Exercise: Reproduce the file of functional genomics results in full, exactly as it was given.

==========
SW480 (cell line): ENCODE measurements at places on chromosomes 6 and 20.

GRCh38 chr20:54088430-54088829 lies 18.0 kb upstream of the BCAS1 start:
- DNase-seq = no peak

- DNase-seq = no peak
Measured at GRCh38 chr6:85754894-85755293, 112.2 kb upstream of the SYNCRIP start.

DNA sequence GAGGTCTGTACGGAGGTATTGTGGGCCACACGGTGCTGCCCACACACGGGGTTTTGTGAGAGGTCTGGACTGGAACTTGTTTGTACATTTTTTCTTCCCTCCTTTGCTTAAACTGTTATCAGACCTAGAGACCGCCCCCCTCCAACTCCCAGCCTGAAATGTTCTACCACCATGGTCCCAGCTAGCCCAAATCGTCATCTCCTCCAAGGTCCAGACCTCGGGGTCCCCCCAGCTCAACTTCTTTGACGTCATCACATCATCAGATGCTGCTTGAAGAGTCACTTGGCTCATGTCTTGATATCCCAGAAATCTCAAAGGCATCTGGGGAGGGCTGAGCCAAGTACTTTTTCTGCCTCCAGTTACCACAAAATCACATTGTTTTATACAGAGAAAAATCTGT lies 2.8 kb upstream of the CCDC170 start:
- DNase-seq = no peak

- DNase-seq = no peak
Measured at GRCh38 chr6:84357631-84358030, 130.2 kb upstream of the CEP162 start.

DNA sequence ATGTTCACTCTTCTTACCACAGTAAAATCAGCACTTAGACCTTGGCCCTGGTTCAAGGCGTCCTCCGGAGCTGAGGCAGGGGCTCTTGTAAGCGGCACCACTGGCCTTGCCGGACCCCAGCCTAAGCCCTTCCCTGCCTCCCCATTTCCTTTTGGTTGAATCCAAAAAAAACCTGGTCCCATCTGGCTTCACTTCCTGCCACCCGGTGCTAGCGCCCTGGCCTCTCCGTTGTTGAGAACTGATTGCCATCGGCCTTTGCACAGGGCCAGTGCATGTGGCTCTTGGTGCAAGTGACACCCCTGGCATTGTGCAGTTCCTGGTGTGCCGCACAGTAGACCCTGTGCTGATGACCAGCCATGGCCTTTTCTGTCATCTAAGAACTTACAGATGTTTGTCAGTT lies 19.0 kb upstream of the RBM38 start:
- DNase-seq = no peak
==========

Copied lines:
SW480 (cell line): ENCODE measurements at places on chromosomes 6 and 20.

GRCh38 chr20:54088430-54088829 lies 18.0 kb upstream of the BCAS1 start:
- DNase-seq = no peak

- DNase-seq = no peak
Measured at GRCh38 chr6:85754894-85755293, 112.2 kb upstream of the SYNCRIP start.

DNA sequence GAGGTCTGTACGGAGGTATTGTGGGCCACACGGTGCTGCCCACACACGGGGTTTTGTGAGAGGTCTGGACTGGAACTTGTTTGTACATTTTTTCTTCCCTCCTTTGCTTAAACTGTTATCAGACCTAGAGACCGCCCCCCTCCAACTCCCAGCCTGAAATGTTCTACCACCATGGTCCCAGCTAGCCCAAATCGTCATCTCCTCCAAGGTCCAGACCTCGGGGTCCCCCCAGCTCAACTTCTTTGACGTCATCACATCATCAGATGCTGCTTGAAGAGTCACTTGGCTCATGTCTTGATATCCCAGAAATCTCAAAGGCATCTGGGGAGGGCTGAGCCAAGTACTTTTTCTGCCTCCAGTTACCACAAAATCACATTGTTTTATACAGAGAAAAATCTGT lies 2.8 kb upstream of the CCDC170 start:
- DNase-seq = no peak

- DNase-seq = no peak
Measured at GRCh38 chr6:84357631-84358030, 130.2 kb upstream of the CEP162 start.

DNA sequence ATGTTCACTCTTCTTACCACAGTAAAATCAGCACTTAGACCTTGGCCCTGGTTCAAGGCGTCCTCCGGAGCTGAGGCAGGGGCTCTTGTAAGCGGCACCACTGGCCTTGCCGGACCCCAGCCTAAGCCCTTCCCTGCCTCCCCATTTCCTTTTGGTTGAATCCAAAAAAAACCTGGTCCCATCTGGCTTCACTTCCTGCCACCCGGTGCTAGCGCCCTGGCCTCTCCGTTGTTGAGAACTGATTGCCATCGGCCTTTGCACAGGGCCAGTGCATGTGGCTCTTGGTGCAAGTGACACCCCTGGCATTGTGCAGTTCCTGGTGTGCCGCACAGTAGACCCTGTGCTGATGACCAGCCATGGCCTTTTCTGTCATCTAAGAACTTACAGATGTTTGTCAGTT lies 19.0 kb upstream of the RBM38 start:
- DNase-seq = no peak